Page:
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When Staci Grosser gave birth to her first child 10 years ago, she was expecting a four-pound baby due to growth retardation in the womb. However, Renner’s birth weight was a full five pounds. Staci and her husband, Ainslie, were extremely relieved that their baby boy would not need a stay in the NICU and could immediately go home to their house in Franklin, Tennessee.
Renner was a gentle baby, and his parents’ only initial concern was that his mouth muscles weren’t developed enough to suck well. However, the issue was soon resolved, and Staci and her husband, Ainslie, thought everything was fine.
By the time Renner was a year old, Staci and Ainslie noticed that he wasn’t very interactive. He had no interest in playing with them. He also wasn’t doing some basic physical movements that most one-year-old children are able to do, such as pointing and clapping. Staci would take his hands and manipulate them to do the actions but, as she says,
“It’s like his brain just didn’t understand it at all.”
The couple was concerned, but as Renner was their first child, they weren’t exactly sure what to look for or what was normal.
At 15 months, Renner started walking, but his mind couldn’t grasp how to climb steps or climb onto things. Staci says, “I would have to move his feet up the steps of the ladder, and he didn’t act like he knew what he was supposed to do with his feet.” He also would only touch things with one finger. For instance, when she sat him down at the piano, he would play one note with one finger, instead of the usual open-handed banging that most toddlers would do in that situation.
If they tried to give him a toy, he wouldn’t take it. He would put a toy up to his ear to listen to the vibration of it. He would put his ear down on hardwood floors to listen to people walk. He wouldn’t respond to his name when they called. He acted like he couldn’t hear them, but they knew he could hear very well, because he could hear an airplane 10 miles away. And, unlike any child Staci had ever known, he didn’t put anything in his mouth, including food.
Staci talked to Renner’s pediatrician about their concerns, but he checked Renner out and said he was fine. The doctor even said he was sure Renner didn’t have autism. He claimed Renner was just a picky eater, and he would eat when he was hungry. He told them to just set out a plate of food, and Renner would eventually eat it.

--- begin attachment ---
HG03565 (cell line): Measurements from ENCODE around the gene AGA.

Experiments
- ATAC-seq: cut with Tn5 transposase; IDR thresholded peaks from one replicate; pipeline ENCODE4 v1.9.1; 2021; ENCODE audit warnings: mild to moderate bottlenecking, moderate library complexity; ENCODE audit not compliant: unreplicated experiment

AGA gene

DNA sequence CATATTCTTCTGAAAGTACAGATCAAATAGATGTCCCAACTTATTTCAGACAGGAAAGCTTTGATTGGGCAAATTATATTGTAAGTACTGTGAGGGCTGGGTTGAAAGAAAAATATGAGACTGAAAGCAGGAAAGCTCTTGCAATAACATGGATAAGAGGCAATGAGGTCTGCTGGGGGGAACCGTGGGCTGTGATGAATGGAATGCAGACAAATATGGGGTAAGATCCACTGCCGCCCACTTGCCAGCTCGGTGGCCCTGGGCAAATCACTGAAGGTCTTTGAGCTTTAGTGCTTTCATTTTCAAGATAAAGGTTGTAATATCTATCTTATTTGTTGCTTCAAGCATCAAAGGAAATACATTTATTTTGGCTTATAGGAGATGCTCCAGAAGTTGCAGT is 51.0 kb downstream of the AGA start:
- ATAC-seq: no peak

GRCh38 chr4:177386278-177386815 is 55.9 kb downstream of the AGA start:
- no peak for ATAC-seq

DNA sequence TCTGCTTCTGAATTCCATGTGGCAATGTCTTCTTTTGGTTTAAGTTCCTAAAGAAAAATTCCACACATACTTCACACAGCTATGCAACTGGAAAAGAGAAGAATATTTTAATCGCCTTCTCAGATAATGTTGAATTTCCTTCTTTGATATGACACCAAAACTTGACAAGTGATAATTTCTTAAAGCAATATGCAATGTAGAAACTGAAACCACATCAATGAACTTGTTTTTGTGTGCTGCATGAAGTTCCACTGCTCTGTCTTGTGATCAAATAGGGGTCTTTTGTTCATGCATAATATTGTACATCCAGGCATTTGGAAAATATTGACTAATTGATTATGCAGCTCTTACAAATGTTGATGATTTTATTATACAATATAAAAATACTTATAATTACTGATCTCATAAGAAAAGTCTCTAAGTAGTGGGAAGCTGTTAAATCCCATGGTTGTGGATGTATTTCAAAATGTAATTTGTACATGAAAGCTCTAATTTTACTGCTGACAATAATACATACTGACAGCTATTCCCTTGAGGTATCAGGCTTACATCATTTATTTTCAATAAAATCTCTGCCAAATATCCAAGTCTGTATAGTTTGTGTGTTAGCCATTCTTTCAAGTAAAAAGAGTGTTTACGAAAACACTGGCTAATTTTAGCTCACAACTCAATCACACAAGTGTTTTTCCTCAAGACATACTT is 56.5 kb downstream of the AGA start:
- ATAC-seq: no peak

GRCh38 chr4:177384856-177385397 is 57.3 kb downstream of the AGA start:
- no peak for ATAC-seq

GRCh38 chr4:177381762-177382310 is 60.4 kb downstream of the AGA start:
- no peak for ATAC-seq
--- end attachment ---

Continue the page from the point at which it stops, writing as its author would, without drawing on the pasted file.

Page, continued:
He did not eat it. Staci went to bed in tears that first night because he didn’t eat anything and she felt like she was starving her child. The next day she started feeding him again. She knew her child, and she knew without a doubt that he was not going to eat of his own free will. At eighteen months they were still feeding him baby food and rice cereal and a bottle. Then they introduced him to Goldfish® crackers. He would eat them, but only if someone else put them in his mouth.
Eventually, Ainslie decided he was going to teach Renner to feed himself. He took Renner’s hand and made his fingers wrap around a cracker. Then he forced the hand to Renner’s mouth. Meanwhile, Renner was kicking and screaming. But Ainslie persevered, and when the cracker made it into Renner’s mouth, the child was visibly shocked.
So Ainslie did it again, this time with less screaming and kicking. Then he encouraged Renner to pick up a cracker on his own. He did, and as he aimed for his mouth, he hit his cheek and nose and then finally got the cracker into his mouth. Staci says,
“You would have thought he won a million dollars.”
“He was so happy and proud of himself because he figured out he could put food in his mouth for the first time. He had no idea he could do that on his own.”
Again, they talked to their pediatrician. And again, he dismissed their fears and concerns. He sent Renner for a hearing test. It was fine. But at the age of two, he wasn’t talking, and Staci and Ainslie knew something wasn’t quite right.
Then Renner started “flapping his wings,” as they called it. He would flap his hands when he got excited, and his parents thought it was adorable. Then one night the couple was watching YouTube videos when Staci ran across one with a kid flapping his hands like Renner.
They laughed at the kid’s excitement until the dad came on the screen and said something to the effect of, “He’s flapping his hands, he’s happy, he’s laughing, he’s giggling. You think this is cute, don’t you?” Then he said,
“This is autism.”
Staci describes her immediate response as feeling as if she’d been punched in the stomach. She and Ainslie started putting two and two together as the dad talked about other signs and symptoms of a child with autism: not responding when their name is called, not eating, repetitive behaviors, flapping their hands, not touching anything.